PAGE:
Court order shouldn’t be needed
Ohio’s inspector general — the chief watchdog of state government — claims to be conducting an “ongoing” investigation of the Coingate scandal, nine years after that inquiry began.
Incredibly, the office appears still not to have interviewed the figure at the center of the affair: former Lucas County Republican Party chairman Tom Noe, who is doing time in a state prison for his crimes.
That lapse raises several questions: What kind of investigation is this? Is it really meant to get to the bottom of the scandal, or rather to cover up and delay and protect certain people?
The Blade is suing Inspector General Randall Meyer, an appointee of Gov. John Kasich, to compel release of his office’s final report on Coingate. Mr. Meyer has refused to do so, six years after the last prosecution in the case….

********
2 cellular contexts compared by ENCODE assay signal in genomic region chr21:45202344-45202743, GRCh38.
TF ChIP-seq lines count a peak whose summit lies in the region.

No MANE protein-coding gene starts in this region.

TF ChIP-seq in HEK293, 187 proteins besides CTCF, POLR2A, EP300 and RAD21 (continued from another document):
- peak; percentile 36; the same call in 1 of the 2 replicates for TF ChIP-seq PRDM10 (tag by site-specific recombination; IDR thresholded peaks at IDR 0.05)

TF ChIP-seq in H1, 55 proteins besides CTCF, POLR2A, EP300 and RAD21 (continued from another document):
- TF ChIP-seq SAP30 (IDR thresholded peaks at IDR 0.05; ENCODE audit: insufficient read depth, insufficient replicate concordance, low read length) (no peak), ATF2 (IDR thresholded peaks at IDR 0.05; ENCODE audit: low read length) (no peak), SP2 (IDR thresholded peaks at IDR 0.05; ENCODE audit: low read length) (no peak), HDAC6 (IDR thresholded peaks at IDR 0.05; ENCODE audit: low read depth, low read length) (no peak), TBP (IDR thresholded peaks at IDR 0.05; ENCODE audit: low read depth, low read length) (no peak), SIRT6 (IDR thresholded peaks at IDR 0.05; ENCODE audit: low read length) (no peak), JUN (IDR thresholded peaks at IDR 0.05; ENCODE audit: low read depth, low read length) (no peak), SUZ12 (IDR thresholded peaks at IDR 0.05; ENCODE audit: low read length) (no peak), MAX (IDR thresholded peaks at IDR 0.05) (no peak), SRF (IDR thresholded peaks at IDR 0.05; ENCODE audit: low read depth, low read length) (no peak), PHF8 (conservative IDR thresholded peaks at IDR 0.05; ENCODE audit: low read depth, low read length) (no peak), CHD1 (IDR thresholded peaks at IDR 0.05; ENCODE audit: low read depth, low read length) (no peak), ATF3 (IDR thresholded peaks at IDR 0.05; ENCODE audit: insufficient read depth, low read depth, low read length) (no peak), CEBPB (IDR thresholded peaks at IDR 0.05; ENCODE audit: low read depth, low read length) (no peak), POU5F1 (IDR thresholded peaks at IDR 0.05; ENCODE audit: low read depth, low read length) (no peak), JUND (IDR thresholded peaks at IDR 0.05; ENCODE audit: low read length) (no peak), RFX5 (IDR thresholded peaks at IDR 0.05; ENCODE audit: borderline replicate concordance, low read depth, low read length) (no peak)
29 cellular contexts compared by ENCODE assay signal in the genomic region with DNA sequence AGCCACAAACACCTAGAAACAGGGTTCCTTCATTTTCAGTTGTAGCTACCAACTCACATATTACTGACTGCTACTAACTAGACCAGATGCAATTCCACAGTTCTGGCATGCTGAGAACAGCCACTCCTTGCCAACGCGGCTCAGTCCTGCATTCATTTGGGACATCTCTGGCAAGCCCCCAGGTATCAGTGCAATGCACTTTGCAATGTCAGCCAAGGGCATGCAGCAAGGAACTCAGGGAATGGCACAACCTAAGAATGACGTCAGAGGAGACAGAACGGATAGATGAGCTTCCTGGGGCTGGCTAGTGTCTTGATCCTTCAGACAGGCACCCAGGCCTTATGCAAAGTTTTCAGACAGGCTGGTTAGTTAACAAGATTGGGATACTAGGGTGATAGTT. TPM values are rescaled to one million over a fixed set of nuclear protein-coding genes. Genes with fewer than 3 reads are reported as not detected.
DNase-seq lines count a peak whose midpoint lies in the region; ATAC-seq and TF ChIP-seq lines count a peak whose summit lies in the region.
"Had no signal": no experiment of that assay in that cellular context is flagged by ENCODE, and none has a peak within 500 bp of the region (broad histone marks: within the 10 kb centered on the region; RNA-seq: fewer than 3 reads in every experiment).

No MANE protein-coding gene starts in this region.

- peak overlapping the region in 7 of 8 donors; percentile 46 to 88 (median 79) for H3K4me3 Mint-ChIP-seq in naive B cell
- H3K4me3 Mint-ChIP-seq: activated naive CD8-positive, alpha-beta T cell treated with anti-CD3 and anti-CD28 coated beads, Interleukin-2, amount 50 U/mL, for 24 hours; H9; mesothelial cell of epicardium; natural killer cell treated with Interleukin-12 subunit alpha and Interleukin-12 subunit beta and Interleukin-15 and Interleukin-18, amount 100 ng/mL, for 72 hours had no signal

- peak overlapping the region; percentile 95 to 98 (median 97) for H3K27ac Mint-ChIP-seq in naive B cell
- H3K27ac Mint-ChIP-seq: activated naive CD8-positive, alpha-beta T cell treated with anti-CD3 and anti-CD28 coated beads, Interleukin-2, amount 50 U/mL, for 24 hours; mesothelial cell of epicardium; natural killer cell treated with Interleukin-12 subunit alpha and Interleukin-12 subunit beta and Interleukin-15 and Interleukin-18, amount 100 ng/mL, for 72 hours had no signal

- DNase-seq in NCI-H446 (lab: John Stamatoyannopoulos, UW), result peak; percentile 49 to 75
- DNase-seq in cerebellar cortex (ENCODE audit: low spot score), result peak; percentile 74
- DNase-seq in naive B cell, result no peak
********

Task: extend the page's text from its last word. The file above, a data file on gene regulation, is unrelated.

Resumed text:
A total of 19 criminal convictions arose from “Coingate,” including a no-contest plea by then-Gov. Bob Taft in 2005 to misdemeanor ethics violations. In 2012, after years of silence by the inspector general’s office about the status of the investigation, Mr. Meyer pledged to produce a final report.
State law requires the inspector general to “prepare a detailed report of each investigation” and to treat its completed reports as public records….
Litigation should not be needed to goad the inspector general into action, for this is a matter of obvious public interest. Evidently, though, only a court order will compel the inspector general’s office to fulfill its duties under the law.
The (Toledo) Blade